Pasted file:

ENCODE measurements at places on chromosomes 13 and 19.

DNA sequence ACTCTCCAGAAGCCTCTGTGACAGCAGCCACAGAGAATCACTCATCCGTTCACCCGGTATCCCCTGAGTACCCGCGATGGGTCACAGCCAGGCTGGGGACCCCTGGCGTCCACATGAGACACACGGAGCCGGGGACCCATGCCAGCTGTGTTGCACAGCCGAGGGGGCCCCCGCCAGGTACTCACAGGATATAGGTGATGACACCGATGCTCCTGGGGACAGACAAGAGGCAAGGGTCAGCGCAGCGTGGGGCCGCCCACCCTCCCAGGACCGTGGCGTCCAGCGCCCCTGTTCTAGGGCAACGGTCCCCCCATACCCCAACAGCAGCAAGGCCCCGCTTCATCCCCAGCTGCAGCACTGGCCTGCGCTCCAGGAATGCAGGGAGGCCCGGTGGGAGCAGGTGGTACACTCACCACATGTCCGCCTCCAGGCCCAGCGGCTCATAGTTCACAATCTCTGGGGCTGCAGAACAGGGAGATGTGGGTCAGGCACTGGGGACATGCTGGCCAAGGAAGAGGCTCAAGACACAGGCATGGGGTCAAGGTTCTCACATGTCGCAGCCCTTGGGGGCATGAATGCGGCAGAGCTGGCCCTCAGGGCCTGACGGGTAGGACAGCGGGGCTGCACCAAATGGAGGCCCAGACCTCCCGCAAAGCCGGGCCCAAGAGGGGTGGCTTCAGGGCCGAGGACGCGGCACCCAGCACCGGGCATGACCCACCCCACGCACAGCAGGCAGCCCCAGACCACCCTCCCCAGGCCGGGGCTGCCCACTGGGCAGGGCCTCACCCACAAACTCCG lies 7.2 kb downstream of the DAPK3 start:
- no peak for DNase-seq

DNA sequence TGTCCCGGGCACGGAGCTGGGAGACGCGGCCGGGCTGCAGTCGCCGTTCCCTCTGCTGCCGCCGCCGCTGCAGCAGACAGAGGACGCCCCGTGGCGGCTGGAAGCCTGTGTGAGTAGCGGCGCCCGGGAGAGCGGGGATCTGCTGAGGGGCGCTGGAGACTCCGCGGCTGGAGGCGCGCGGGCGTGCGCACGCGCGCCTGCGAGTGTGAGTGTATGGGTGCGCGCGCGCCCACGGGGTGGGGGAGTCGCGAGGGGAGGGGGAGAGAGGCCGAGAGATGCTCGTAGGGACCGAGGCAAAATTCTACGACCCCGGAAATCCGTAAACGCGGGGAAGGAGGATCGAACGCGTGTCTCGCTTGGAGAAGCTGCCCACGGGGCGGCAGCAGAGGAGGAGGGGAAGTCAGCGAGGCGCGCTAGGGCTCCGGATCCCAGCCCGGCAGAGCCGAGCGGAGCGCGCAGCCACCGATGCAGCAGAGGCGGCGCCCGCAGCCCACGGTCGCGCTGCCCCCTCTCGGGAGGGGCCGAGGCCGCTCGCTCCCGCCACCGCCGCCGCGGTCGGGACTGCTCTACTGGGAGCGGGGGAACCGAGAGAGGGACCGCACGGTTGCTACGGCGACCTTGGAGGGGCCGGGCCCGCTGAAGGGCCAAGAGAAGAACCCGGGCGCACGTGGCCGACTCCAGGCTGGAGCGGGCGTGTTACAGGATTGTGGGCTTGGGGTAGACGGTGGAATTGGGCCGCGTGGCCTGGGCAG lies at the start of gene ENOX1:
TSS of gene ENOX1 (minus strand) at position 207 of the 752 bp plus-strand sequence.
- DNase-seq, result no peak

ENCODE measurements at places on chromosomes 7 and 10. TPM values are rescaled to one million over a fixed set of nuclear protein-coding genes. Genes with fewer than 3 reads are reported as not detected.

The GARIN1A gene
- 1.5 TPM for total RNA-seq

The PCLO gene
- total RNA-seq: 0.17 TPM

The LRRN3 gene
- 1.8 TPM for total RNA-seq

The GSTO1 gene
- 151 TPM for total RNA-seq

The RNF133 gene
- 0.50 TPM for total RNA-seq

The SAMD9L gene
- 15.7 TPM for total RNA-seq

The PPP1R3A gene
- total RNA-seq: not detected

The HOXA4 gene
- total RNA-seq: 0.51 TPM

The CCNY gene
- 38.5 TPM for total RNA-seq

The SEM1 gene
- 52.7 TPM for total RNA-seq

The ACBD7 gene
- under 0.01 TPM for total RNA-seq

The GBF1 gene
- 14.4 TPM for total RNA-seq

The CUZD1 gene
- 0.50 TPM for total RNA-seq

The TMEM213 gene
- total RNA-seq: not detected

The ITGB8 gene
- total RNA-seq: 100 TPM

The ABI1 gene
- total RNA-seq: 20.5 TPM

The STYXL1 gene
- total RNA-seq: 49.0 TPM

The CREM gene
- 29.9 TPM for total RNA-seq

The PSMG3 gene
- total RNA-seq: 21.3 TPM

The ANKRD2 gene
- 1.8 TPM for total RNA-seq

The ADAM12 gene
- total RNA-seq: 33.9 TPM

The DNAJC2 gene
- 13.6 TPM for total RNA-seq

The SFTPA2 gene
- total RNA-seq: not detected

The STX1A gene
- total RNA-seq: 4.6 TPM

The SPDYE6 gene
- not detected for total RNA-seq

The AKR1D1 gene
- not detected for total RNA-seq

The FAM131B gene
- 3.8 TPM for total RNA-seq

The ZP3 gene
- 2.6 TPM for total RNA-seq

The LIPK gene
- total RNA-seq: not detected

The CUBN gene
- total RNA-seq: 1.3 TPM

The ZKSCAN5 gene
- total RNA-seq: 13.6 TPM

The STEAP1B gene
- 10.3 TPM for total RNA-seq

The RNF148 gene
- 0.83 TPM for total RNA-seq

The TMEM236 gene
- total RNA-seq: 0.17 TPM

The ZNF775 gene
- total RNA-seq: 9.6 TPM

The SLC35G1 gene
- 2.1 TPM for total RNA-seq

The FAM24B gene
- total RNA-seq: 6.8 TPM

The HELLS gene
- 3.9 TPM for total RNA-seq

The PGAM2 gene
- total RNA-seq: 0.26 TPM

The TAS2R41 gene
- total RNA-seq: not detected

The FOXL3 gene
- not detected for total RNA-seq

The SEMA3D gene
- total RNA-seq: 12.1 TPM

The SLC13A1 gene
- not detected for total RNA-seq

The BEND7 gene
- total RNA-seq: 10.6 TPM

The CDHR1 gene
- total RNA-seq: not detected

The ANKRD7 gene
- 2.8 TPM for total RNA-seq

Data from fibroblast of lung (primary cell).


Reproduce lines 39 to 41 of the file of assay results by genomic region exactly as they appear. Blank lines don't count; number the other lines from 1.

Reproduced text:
- total RNA-seq: 20.5 TPM

The STYXL1 gene
- total RNA-seq: 49.0 TPM